Is it feasible to make lens mounts/retaining rings at home?
I'm getting more interested in older LF cameras and some of the weird and wonderful barrel lenses out there. The trouble is that many of the lenses no longer have their lens mounts. If I could make my own it would make life a lot easier.
The specifics that I am confused about are whether the normal thread cutting function is suitable for putting a thread on the inside surface of a ring and whether there are size limits to this. I'm think of a mount for things like Aero lenses and old brass lenses that may have a 3-4" inside diameter and need a 5" outside diameter.
The lathes I have (very briefly) looked at have specs based on "centre height", "swing over bed", "swing over carriage" and "distance between centres". Which of these will be the crucial ones?
I've also seen a few combined lathe and mill set ups. Is this a good idea or should I stick to two separate tools?
If you are lucky, you'll be able to find a suitable iris type lens holder on eBay. If, that is, Ole Tjugen, who collects them, doesn't outbid you for it.
if you check skgrimes website, he has the dimensions and thread pitches. However if you've never cut threads on a lathe before, it's a long road to hoe. I have a machinist that I will make a bunch of 4x4 lensboards, with 1" holes, give him a list and tell him centering isn't aerospace critical, just whenever he can get to them. Usually takes him about a week or so, charges me straight time, at $35 an hour. comes out to around $5 or $6 a lens board, and 99% of the time they fit right out of the gate, occaisionally I leave a barrel with hime, then it always fits,( and usually cost more too)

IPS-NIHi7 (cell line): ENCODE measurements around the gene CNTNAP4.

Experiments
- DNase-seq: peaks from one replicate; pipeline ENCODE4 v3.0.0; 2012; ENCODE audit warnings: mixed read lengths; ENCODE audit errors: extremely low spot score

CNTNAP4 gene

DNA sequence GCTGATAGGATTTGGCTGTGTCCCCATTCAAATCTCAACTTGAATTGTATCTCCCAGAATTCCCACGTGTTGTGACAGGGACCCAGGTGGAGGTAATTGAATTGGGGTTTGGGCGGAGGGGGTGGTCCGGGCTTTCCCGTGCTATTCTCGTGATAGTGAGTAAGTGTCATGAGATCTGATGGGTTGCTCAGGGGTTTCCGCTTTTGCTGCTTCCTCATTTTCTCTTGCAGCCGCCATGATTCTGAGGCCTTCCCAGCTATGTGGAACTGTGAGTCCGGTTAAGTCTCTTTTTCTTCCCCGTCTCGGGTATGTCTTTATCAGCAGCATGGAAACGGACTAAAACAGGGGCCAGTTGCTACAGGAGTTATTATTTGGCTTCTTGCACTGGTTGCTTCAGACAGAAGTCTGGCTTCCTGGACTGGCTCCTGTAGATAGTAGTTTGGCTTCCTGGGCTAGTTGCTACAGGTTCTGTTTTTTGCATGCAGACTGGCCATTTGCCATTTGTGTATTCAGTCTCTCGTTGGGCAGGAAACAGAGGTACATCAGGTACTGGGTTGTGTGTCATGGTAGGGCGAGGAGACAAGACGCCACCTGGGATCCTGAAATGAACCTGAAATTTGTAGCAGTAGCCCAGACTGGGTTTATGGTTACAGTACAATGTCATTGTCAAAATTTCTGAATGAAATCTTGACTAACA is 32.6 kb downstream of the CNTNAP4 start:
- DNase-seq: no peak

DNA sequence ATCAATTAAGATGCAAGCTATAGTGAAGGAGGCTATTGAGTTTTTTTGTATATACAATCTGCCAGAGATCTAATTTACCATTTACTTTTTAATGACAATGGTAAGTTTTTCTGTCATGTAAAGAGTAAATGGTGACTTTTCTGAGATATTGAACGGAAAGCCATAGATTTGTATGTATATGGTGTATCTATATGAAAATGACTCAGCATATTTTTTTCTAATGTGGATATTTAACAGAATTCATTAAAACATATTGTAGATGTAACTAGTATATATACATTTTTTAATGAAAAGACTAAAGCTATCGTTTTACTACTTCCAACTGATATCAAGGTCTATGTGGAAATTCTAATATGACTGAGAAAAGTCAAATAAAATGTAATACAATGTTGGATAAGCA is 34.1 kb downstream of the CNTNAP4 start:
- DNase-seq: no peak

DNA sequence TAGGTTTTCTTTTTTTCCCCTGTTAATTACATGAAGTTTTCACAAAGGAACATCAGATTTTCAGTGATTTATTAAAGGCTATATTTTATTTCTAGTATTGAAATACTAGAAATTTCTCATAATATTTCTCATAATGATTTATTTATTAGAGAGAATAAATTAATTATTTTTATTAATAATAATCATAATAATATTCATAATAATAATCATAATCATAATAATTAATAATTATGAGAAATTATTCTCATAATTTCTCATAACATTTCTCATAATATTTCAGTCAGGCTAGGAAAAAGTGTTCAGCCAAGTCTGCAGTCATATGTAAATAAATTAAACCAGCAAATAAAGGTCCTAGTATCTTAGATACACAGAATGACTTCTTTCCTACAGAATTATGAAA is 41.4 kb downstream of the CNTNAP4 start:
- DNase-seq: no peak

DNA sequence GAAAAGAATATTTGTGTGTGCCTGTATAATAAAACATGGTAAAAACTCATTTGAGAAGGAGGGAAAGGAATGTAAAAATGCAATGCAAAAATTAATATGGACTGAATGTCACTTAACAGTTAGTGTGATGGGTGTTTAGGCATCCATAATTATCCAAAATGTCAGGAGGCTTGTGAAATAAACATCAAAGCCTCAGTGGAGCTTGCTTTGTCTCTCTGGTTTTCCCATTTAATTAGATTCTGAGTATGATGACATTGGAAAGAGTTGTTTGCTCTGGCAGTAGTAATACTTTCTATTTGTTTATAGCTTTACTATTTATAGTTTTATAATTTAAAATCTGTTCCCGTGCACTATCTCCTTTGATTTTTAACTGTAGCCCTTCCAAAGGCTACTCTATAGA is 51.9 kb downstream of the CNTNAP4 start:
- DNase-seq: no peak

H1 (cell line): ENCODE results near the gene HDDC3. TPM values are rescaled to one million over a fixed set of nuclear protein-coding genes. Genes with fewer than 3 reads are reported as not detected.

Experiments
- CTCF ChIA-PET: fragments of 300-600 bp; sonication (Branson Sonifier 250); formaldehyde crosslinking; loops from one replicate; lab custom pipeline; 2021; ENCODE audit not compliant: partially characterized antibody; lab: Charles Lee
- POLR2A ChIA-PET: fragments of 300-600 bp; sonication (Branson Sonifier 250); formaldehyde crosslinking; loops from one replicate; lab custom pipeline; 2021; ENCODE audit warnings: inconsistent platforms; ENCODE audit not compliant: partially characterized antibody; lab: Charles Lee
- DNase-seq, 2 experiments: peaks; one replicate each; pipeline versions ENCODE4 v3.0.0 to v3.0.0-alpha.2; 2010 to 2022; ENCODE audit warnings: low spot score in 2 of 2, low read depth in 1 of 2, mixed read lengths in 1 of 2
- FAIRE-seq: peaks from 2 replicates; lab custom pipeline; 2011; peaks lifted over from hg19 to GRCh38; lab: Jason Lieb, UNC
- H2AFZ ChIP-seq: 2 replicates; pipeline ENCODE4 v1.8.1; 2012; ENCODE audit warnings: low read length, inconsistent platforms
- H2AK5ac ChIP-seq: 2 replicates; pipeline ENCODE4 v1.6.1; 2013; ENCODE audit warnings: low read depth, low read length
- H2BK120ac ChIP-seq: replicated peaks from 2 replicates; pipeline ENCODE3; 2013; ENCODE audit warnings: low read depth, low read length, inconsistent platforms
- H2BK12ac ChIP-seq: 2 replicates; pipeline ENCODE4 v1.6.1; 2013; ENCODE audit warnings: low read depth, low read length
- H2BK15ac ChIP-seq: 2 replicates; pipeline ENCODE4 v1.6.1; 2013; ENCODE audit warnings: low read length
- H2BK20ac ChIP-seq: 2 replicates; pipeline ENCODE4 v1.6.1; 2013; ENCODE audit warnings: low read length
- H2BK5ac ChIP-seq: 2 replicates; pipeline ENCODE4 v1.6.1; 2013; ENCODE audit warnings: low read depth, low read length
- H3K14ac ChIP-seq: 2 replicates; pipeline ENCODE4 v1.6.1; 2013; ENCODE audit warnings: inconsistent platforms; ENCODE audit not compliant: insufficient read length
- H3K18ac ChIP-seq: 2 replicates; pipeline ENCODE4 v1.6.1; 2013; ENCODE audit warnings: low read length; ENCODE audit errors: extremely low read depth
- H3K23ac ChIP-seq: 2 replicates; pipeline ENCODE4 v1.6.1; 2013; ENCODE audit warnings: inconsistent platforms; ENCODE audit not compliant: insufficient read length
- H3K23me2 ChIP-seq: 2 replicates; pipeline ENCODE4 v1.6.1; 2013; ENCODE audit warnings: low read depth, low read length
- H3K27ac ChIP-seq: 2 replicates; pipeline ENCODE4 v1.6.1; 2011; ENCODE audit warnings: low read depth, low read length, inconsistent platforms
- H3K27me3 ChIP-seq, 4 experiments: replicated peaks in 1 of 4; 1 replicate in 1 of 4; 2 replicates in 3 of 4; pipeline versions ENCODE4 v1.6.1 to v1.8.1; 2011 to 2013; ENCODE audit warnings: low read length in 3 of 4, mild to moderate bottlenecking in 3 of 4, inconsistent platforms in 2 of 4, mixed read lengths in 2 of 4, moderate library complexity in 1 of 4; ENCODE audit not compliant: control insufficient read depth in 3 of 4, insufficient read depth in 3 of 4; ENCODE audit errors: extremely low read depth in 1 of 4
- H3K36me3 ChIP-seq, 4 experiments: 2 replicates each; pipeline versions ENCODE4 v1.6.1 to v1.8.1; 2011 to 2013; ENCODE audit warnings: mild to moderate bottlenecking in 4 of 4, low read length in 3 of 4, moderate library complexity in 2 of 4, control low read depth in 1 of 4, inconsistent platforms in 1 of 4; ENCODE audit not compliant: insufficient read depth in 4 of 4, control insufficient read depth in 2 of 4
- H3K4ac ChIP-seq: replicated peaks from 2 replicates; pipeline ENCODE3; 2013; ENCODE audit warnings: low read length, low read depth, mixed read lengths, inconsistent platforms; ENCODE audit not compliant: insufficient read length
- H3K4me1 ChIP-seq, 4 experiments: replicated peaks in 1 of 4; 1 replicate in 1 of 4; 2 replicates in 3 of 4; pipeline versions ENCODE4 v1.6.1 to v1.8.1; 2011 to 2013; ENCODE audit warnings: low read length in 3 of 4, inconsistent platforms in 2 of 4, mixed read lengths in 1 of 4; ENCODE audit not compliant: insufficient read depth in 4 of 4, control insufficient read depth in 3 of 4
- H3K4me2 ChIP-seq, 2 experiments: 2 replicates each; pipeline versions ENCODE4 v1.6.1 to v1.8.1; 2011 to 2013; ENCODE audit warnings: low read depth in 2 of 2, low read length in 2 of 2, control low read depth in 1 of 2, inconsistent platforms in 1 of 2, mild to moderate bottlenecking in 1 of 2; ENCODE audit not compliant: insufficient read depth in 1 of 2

So, short answer is yes,but why bother? even if you had a metric and an english lathe, unless you absolutely enjoy machining ( I do, even) it's not worth it.
Certainly it is feasible but in my opinion threading is one of the most exacting tasks to be performed on the lathe. Especially the small type thread to be found on barrel lenses. I have owned a lathe for 10 years and have completed quite a few projects but my self taught skill level is not up to that fine a job. I'm sure there are others here who have the skills and perhaps they can give us both some tips on this type of work. I have done some single point threading on both OD and ID but this was in a much larger thread size.
When I was shopping for a mill and lathe my machinist buddies all warned me off the "combo" type units. They said that such units do neither job as well and usually limit the size of the piece that can be worked. Especially in the "mill" format. I have found their warnings to be true
I ended up with a 12x36" gap bed, gear head lathe and a "mill/drill" unit with 22" of cross travel.With the gap section of the lathe removed I have 17" of swing over bed. These have served me well for every project I have attempted to date. The only camera project to date was a fixed focus 4x5" body I made using the mill for routing the wood body to accept the Omega E model ground glass/film holder.
So far I have taken the advice of others on this thread and shopped around for filter adaptors and other finely threaded items rather than attempting to make them myself.